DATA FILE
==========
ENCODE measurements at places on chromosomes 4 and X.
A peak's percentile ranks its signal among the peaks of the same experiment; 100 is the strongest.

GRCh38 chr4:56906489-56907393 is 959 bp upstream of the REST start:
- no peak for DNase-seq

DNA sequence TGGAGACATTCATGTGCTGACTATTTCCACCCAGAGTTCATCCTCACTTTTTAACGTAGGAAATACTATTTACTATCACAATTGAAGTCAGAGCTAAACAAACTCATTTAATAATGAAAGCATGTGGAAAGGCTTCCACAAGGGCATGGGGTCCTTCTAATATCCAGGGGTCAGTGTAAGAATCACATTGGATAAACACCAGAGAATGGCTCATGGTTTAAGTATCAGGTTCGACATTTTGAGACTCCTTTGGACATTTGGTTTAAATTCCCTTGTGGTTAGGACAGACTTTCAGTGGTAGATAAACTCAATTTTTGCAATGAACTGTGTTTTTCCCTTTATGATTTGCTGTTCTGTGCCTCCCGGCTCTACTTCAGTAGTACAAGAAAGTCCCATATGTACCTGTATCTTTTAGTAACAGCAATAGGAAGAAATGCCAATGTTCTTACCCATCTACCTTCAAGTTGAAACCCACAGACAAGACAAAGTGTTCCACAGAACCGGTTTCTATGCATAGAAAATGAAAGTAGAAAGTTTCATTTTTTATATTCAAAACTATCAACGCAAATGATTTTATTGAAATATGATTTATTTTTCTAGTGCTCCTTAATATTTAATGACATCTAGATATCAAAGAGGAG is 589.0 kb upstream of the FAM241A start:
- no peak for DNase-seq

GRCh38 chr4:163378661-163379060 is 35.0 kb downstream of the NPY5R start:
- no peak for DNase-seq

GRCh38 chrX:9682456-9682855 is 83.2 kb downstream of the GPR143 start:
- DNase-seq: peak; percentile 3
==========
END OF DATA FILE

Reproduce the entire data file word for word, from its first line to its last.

ENCODE measurements at places on chromosomes 4 and X.
A peak's percentile ranks its signal among the peaks of the same experiment; 100 is the strongest.

GRCh38 chr4:56906489-56907393 is 959 bp upstream of the REST start:
- no peak for DNase-seq

DNA sequence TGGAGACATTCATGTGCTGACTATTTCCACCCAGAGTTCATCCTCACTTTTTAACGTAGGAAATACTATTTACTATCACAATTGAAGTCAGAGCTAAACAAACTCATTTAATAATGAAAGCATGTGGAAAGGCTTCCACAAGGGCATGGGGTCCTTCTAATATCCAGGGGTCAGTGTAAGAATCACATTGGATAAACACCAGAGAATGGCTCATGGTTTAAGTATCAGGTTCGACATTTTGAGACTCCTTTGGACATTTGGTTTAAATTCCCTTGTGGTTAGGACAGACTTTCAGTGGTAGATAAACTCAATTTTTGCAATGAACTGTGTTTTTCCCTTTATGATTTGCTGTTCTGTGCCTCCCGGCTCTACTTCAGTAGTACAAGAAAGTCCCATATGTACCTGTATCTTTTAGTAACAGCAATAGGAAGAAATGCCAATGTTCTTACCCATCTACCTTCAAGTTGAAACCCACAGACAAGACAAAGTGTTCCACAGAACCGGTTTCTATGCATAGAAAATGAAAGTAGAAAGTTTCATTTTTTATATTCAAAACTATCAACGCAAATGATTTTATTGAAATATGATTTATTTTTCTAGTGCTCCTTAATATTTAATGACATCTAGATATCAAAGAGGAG is 589.0 kb upstream of the FAM241A start:
- no peak for DNase-seq

GRCh38 chr4:163378661-163379060 is 35.0 kb downstream of the NPY5R start:
- no peak for DNase-seq

GRCh38 chrX:9682456-9682855 is 83.2 kb downstream of the GPR143 start:
- DNase-seq: peak; percentile 3